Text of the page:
Henry Everitt

Henry Everitt

Adjunct Professor of Physics

Office Location: 
Physics Bldg, Box 90305, Durham, NC 27708
Front Office Address: 
Box 90305, Durham, NC 27708-0305
(256) 876-1623


Dr. Everitt is one of the Army's chief scientists. He works at the Army's Aviation and Missile RD&E Center at Redstone Arsenal, AL. Through his adjunct appointment in the Duke Physics Department, he leads an active experimental research group in condensed matter physics, nanophotonics, molecular physics, and novel terahertz imaging with colleagues on campus and through an international network of collaborators. Four principal research areas are being pursued:

1) Ultrafast Spectroscopy. This effort concentrates on the ultrafast spectroscopic characterization of wide bandgap semiconductor heterostructures and nanostructures. We use independently tunable pump and probe wavelengths that span the ultraviolet-visible-infrared regions from 200 nm to 12 microns with pulses shorter than 150 fs. The objective is to mapout and control carrier, exciton, and phonon transport and relaxation pathways in metal oxide and III-N semiconductors, sometimes doped with rare-earth atoms, using quantum efficiency, cw and time-resolved photoluminescence and differential transmission measurements. Areas of recent interest include characterization of efficient phosphorescence in sulfur-doped ZnO, carrier dynamics in III-N epilayers and multiple quantum wells, and characterization of radiative and nonradiative recombination of rare earth dopants in wide bandgap semiconductor hosts.

2) Ultraviolet Nanoplasmonics. Using metal nanoparticles to concentrate electromagnetic fields locally is an area of active research, most of which concentrates on using Au or Ag in the visible or near infrared spectral regions. Neither metal works in the ultraviolet, but there are significant advantages of extending plasmonics into the ultraviolet, including enhanced Raman cross sections, accelerated photo-degradation of toxins, and accelerated excitonic recombination. In partnership with Profs. April Brown (Duke ECE), Naomi Halas (Rice Univ.), Fernando Moreno (Univ. Cantabria), and others, we have been identifying and exploring new nanostructured metals including gallium and aluminum for ultraviolet plasmonics. We have recently demonstrated accelerated emission rates and surface enhanced Raman spectra in the ultraviolet.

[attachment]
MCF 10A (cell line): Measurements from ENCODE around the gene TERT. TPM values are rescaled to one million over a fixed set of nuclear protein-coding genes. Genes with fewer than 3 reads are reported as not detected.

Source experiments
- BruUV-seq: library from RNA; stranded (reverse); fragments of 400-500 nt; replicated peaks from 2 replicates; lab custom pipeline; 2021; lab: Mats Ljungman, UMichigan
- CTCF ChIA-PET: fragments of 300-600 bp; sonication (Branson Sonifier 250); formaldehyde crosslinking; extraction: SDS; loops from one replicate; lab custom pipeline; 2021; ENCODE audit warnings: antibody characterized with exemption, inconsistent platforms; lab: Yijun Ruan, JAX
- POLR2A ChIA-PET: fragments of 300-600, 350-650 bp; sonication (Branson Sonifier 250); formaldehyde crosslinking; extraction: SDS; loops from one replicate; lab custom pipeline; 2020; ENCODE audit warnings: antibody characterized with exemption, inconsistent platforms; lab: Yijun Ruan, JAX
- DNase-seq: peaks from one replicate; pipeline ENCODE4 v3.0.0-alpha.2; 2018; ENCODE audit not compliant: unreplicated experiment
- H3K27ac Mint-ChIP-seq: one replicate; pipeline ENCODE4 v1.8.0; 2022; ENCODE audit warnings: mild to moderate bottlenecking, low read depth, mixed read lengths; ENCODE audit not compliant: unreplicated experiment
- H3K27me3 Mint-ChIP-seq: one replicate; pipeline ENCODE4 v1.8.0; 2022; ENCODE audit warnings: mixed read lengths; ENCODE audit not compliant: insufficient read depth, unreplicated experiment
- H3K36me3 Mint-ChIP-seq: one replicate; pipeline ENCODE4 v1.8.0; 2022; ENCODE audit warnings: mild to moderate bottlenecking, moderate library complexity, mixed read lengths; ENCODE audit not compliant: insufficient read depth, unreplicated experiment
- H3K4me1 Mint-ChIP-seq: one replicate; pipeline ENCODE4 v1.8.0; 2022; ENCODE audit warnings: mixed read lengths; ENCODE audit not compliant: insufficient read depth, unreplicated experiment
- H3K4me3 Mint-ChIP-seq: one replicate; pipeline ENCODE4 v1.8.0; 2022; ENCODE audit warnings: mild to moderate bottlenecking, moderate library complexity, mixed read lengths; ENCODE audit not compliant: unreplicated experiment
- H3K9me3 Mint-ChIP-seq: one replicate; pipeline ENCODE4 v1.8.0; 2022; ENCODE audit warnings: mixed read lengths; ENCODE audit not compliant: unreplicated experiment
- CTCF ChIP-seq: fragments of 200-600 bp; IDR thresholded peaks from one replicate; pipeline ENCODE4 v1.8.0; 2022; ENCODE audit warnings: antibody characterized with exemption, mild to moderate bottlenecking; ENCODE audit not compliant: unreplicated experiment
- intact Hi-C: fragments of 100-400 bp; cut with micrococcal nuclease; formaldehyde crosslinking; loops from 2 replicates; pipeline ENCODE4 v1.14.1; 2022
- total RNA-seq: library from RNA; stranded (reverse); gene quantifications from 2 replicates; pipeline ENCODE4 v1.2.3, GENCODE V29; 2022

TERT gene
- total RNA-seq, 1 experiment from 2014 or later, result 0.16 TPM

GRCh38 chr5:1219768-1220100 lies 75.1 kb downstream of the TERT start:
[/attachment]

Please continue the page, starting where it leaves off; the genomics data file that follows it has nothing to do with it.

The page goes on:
3) Molecular Physics. The longest research effort involves the use of molecular rotational spectroscopy and time-resolved techniques to investigate molecular collision dynamics. These studies will help us develop more efficient terahertz sources, detect and identify clouds of trace gases, and understand nonequilibrium atmospheres and interstellar media. In collaboration with Prof. Frank De Lucia of Ohio State Univ., Dr. Everitt was the first to map out the complete rotational and vibrational energy transfer map of methyl fluoride, leading to the demonstration of a compact, tunable, coherent source of terahertz radiation for use in ground-based spectroscopy and astronomical observation. This double resonance technique has now been adapted as a new means for remotely identifying the constituents of a trace gas cloud at distances up to 1 km.

4) Terahertz Imaging. This newest activity uses powerful, cw, tunable millimeter- and submillimeter-wave sources to adapt various coherent imaging techniques to the terahertz spectral region. Interferometry, digital holography, tomography, synthetic aperture RADAR, ISAR, ellipsometry, and polarimetry are all explored to develop practical tools for non-destructive measurements of visually opaque materials. The lab contains a unique combination of tunable sources, Schottky diode detectors, heterodyne receivers, and bolometers, plus a one-of-a-kind THz beam characterization and imaging instrument. The lab also explores ways of optimizing and accelerating these slow imaging methodologies using digital reconstruction and compressive sampling techniques pioneered by on-campus collaborator Prof. David Brady and novel beam forming metamaterials with Prof. David Smith.

Education & Training

  • Adjunct Professor, Physcis, Duke University 2011 - 2014

  • Ph.D., Duke University 2002

Selected Grants

Ultrafast Optical Characterization of Wide Bandgap Semiconductor Heterostructures and Nanostructures awarded by Army Research Office (Principal Investigator). 2004 to 2005

Ultrafast Optical Characterization of Wide Bandage Semiconductors and Polyatomic Molecules awarded by Army Research Office (Co-Principal Investigator). 2001 to 2004

Duke Terahertz Femtosecond Diagnostic Laboratory awarded by Lord Foundation of North Carolina (Co-Principal Investigator). 1999 to 2002

A Millimeter Wave Photonic Crystal Laser-Staff Research Proposal awarded by Army Research Office (Co-Principal Investigator). 1997 to 1998